The city's smallest district, San Marco is home to Venice's most important political and religious institutions. St Mark's Square, which tells the tale of some 15 centuries of man's artistic endeavours, is surrounded by a wealth of imposing monuments and elegant palazzi. A splendid open air drawing room, the square is the chosen venue for all the most important events held in the city: the carnival, theatrical performances, jazz concerts, and art exhibitions.

The trapezoidal shaped square is 176m long for a width of 82m on the side of the basilica and 57m on the opposite side, entirely paved in Euganean trachyte in 1893. It is enclosed on three sides by the arcaded buildings of the Procurators, subdivided in the Procuratie Vecchie to the left and the Procuraturie Nuove on the right, united by the Ala Nuovissima and the Ala Napoleonica, this latter constructed during the reign of the French emperor at the start of the 19th century. The Procurators buildings were constructed so as to house the offices and lodgings of the so-called Procuratore, the highest state office after that of Doge.

The Procuratie Vecchie, which consist in two floors, elevated above the 50 arches of the portico, were built in the 12th century. The first floor was rebuilt during the late 15th century according to the designs of the architect Mauro Codussi. Following the devastating fire of 1512, which destroyed great part of the edifices in the square, the Procuratie Vecchie were restored, initially under the supervision of Bartolomeo Bon and Guglielmo Grici and, later, by Jacopo Sansovino, who completed the reconstruction work in 1532.

Those arriving in Piazza San Marco by foot crossing over the Rialto Bridge, pass by St Mark's Clock tower, one of the locals' most loved monuments. The Venetians call the 270cm bronze statues which move to indicate the time of day the two moors, for the dark color of the bronze, similar to the color of the skin of the slaves once resident in the city. To the left, on the northern side of the Basilica, there is the Piazzetta dei Leoncini, the small square named after the pair of splendid red marble lions sculpted by Giovanni Bonazza in 1722.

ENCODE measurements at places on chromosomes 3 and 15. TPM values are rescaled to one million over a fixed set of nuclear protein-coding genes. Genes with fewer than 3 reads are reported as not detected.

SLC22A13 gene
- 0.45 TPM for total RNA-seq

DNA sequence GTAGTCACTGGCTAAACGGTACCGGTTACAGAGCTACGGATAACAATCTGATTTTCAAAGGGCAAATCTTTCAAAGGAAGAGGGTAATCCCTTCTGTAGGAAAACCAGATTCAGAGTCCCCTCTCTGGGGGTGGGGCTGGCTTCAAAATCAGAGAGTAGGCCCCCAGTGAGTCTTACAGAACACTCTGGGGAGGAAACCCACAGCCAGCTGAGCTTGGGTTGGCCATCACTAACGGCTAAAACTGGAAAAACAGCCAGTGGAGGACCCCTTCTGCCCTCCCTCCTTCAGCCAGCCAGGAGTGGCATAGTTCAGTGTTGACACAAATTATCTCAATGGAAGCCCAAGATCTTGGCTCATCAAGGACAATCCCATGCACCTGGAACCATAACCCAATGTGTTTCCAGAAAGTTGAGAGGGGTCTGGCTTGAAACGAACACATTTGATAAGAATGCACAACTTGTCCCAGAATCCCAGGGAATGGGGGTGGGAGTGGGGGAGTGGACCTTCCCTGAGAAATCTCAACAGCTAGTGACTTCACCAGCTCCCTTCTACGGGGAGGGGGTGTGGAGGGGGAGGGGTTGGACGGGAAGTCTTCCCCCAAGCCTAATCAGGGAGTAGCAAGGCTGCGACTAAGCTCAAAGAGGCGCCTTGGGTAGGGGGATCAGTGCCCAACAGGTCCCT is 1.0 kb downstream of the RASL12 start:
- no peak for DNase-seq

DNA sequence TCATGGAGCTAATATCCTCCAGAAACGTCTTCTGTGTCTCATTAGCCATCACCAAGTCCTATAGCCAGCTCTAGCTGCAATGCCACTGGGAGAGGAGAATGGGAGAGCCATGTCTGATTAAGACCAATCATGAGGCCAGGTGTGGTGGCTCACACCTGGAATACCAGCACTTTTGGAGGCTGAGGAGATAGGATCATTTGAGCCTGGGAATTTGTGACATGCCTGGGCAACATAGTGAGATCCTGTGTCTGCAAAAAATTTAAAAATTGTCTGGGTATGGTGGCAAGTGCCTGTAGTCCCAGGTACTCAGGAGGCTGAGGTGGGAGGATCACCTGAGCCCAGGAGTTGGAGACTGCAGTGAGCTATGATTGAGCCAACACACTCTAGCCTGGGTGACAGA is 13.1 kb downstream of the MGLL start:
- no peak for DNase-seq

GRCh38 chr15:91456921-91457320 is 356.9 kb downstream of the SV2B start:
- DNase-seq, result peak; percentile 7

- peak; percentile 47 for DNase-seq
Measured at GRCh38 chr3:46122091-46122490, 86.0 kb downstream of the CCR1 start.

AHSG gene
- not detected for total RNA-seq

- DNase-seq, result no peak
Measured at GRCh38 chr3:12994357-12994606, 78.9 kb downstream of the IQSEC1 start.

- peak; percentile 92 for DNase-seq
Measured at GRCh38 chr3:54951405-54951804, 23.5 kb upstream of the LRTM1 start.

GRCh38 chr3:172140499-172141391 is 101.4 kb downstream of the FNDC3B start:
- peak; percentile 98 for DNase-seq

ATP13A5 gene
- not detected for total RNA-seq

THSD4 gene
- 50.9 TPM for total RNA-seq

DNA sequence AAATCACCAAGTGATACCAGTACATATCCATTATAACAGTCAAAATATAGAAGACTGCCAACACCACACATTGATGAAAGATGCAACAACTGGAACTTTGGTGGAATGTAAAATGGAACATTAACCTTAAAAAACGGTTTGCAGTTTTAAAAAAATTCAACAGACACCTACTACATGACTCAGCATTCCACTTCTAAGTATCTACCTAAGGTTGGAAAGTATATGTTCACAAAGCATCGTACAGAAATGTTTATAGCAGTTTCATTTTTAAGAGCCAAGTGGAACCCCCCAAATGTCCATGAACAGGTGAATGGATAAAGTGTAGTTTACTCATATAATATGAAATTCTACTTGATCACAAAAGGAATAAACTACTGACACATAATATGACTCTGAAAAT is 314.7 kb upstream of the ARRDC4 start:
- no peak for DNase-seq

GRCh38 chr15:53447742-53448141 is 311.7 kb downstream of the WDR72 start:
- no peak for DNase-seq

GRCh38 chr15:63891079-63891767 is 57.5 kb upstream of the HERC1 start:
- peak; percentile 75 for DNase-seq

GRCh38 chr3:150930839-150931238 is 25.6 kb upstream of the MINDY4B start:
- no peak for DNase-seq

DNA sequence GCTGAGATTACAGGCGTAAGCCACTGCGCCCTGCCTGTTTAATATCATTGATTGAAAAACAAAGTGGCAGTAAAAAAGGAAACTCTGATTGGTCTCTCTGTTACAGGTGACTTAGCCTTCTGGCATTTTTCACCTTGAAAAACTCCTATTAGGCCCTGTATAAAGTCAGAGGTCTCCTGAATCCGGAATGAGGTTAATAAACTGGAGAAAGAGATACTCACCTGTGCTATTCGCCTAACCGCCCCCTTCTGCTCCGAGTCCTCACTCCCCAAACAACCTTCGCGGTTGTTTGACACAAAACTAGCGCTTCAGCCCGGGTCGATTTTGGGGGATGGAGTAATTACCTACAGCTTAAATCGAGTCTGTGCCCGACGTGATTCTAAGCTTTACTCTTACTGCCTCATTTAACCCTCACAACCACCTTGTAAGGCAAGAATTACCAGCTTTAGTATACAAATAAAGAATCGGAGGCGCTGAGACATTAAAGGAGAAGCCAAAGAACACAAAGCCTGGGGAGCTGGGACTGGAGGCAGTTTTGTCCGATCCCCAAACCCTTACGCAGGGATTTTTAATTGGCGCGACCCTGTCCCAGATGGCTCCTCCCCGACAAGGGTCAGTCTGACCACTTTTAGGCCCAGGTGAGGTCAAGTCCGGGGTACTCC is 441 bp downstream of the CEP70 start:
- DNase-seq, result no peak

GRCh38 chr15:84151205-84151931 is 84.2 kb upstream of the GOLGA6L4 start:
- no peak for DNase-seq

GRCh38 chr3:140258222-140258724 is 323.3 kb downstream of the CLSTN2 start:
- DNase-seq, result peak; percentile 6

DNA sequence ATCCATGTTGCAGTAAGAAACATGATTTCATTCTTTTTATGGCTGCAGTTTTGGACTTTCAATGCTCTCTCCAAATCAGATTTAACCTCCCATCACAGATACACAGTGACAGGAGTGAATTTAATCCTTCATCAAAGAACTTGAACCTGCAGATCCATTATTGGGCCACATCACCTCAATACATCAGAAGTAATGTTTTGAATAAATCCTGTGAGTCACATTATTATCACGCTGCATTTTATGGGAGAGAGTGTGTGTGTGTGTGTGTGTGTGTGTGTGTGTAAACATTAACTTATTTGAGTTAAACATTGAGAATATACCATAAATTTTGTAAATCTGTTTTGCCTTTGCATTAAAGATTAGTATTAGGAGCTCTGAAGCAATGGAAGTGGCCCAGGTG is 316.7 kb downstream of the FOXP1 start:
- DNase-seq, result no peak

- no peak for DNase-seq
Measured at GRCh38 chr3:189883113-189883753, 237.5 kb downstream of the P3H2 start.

In the center of the Piazzetta there is a charming fountain by the great Andrea Tirali. Overlooking the Piazzetta, there is the Palazzo Patriacale, an obligatory port of call for fans of Tintoretto, who painted his cycle depicting Life of Santa Caterina here in 1557.

For many, St Mark's Basilica is the most important building in the whole of the city. In John Ruskin's classic "Stones of Venice" he writes of the incredible impact of the church's exquisite sculptures but above all, of the delicate colors, the glass mosaic, the transparent alabaster, polished marble, and glittering gold.

From the famous Bell Tower of San Marco, a stunning view of the city can be enjoyed. The bell tower, with a height of 99meters was built in 888 and, following numerous attacks, was rebuilt in the early 16th century by Bartolomeo Sansovino, according to the designs of Giorgio Spavento. A sudden subsidence destroyed the tower, together with the Loggetta del Sansovino. At the start of the last century Venice city council financed the faithful reproduction of the bell tower.

The construction of St Mark's Basilica was initiated many years before the 4th crusade, perhaps in 978, and was completed only in 1275. The work of embellishment continued right up until the 18th century. Perhaps what most strikes the visitor about the Church, is its distinctly Eastern appearance: like a golden temple straight out of one of the pages of The Arabian Nights. The basilica was, in fact, designed and constructed using the Church of the Holy Apostles in Constantinople as its model.

Overlooking the Piazza there is the Doge's Palace, a gothic masterpiece which, between 697 and 1797 was home to some 120 doges. In 1600 the New Prisons were added, connected to the Palace by the Bridge of Sighs, the famous last passage for prisoners condemned to death. Today the bridge is a favourite place where visitors to the city stop to watch the gondolas gently navigating the canals of Venice.